My brother-in-law said it best. He said, "Everybody got knocked three rungs down the ladder and for some it meant being knocked completely off the ladder." And that's really the most accurate way I could put it. It's a mess and it's hard to explain.

There is a whole group of people uptown whose lives are not fundamentally different at all except that they had to get new refrigerators.

I ran into this woman last night, who worked at the alternative weekly newspaper. And I hadn't seen her since the hurricane, and I was so glad to see her. And I asked, "How are you doing?" And she said, "I'm doing good, and I'm very lucky." She had just bought a house, and it had been destroyed. I asked her if she had insurance. And she said it turns out to have been deeply underinsured. And she lost her job too.

I asked her, "What makes you say you're lucky?" And she said, "It's recalibrated my sense of what's important." And no one except for people who lost loved ones will tell you that they are suffering the worst of it. I feel really lucky, and it's been the struggle of my life so far.

KR: What about the most basic things, like food and shelter and health care? Where is that coming from when you there's no income and no economy?

AH: There is a lot of economy now, actually, because of reconstruction. And it's boom times for some people now. But there are no places to stay, and they just kicked 20,000 people out of hotels.

KR: Where will they go?

AH: I don't know. I'm so overwhelmed right now. We are all so overwhelmed right now. Normally, when your house gets burned down, you go to your neighbor. But right now, your neighbor got nothin' and his neighbor got nothin', and it's like that for miles and miles. And it's the kind of stuff that pictures can't help you understand.

Imagine 80 percent of your town is gone. And from that 20 percent, which is incredibly overcongested and overpriced, we are trying to rebuild. That 20 percent also got a lot of damage, but they are bearing the rest of the city. And those 20 percent are experiencing boom times. If you want to get groceries, you gotta go to that 20 percent. If you want to go to a restaurant, you go to that 20 percent. Nothing is working. It's slowing everything down. And then you are spending a lot of time dealing with the ill effects of government.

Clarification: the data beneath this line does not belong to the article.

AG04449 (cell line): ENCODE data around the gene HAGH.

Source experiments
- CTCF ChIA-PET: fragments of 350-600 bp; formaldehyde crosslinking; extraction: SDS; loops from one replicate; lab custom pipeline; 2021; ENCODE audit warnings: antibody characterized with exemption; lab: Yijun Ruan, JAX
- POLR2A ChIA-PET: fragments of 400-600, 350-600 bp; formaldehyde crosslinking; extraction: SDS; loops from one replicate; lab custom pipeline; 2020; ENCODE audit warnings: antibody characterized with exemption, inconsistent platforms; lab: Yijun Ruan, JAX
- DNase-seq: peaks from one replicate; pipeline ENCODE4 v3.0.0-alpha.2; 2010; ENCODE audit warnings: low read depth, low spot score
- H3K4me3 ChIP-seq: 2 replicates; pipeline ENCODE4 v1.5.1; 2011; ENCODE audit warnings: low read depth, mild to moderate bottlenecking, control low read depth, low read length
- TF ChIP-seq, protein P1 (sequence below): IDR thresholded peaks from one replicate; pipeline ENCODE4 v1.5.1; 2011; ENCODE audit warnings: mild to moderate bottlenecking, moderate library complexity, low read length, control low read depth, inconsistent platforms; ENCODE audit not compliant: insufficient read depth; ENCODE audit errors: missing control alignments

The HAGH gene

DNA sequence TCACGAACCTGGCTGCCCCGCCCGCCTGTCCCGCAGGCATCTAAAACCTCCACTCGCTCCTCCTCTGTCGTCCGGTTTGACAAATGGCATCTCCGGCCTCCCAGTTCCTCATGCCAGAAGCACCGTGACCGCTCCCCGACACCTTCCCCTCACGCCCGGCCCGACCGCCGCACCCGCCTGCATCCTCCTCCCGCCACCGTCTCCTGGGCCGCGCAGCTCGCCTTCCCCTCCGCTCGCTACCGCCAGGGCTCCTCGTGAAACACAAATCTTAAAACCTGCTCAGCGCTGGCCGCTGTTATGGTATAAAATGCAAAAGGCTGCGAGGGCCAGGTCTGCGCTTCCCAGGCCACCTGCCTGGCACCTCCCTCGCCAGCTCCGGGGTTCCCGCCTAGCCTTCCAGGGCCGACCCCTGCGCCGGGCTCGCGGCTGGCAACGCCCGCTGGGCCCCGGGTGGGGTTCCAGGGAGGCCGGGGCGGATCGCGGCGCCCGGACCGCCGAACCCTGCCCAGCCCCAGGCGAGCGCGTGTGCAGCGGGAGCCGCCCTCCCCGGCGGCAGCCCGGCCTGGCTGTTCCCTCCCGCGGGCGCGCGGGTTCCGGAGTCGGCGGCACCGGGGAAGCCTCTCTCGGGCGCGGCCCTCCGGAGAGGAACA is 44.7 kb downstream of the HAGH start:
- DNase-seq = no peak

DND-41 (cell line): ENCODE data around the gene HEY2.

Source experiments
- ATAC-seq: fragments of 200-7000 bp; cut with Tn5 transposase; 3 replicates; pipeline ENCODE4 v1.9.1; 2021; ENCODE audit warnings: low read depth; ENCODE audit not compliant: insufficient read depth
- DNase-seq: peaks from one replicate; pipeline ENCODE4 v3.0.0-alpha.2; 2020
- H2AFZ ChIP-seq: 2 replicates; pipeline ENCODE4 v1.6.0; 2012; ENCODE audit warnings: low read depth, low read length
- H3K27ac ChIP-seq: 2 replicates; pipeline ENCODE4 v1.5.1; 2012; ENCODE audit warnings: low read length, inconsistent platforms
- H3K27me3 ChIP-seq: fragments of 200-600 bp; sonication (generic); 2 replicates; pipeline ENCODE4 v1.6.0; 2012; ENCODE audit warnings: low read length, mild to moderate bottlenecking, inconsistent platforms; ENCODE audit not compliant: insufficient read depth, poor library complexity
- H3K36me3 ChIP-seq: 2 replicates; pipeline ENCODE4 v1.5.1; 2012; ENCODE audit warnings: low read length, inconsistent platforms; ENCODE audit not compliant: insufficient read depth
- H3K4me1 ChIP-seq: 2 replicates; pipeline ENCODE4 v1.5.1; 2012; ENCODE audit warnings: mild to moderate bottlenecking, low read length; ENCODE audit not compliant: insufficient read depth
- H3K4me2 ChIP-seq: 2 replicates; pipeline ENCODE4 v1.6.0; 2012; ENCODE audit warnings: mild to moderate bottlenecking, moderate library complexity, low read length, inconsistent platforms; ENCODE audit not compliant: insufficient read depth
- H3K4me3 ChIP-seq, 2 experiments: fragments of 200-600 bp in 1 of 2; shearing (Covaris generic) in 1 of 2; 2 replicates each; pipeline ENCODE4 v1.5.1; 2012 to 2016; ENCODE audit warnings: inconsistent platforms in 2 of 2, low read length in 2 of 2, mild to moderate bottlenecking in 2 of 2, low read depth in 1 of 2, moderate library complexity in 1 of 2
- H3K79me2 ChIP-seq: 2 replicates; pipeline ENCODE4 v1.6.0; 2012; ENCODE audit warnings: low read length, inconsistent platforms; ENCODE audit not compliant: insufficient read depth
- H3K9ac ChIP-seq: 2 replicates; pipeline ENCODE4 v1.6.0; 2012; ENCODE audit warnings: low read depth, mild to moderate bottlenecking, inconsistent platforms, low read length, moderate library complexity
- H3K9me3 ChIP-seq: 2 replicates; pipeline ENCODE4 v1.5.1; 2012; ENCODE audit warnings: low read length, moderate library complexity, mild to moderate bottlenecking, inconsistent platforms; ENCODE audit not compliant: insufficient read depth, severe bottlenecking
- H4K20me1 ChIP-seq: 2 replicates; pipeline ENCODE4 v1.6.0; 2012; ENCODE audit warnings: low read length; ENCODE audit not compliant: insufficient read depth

KR: What are some things that you and your neighbors need the most right now?

AH: Honestly, we need levees. We need people to commit to levees. That's what we need. We need Americans to say with one voice that these people have the right to live where they want to live. If America gave us that -- there are other things that would be helpful -- but if America gave us levees, this would work. It might not work perfectly, but we need to finish them as quickly as possible and as well as we possibly can.

KR: Any other things that would be helpful right now?

AH: You know, [rebuilding is] a marathon. This will be happening for the next 10 years, conservatively speaking. So, we can't really be yesterday's news.

My wife Shana says, "The catastrophe is still going on." And we have 20,000 people that are being put out of their hotel rooms in the middle of it. These are people who have lost everything. And they are probably here because they are trying to work here and maintain their presence here. The businesses need them here. And they need to be here, so they can start getting their lives back in the order. And that's a huge thing.

Do we have the right to live here? If you are not going build the levees properly, tell us now. And just be honest that, "You are on our own. This country is not rich enough to maintain this city."

And there are other things. We need to be a part of people's consciousness. It's a hard struggle. And it's hard to tell people who are here how to get involved in that. But there are days here when I feel like this will be a city. And then there are days when I feel this is like a removal of Indians from their land.

The question is: for whom and by whom is New Orleans being rebuilt? And this is going to be a serious fight. My friend Kalamu says that "this is the only African city in America." And people can get distracted by [Mayor Ray] Nagins, but the real question is -- what would justice look like here? Anybody who wants to come home, can come home. And all you need to do is show up and say, "I want to go to my home."

And the government should work from this point to make a realistic plan to repatriate that person. We need that level of service. We need housing while we work on our houses. But the main thing we need is levees. This is some serious trauma that people have been through.

If Bush actually comes around one day, we want America to say with one voice, "We need levees -- the strongest levees that can be made." It's been such a stall. What we are talking about spending on levees is a fraction of what we are spending on homeland security. But this is what levees mean. This is my homeland, and I want security. And if it can't happen, just be honest with us.

Visit the Katrina Information Network for the latest on grassroots efforts to rebuild the Gulf Coast.

Kristina Rizga is the editor of WireTap, AlterNet's youth-oriented section.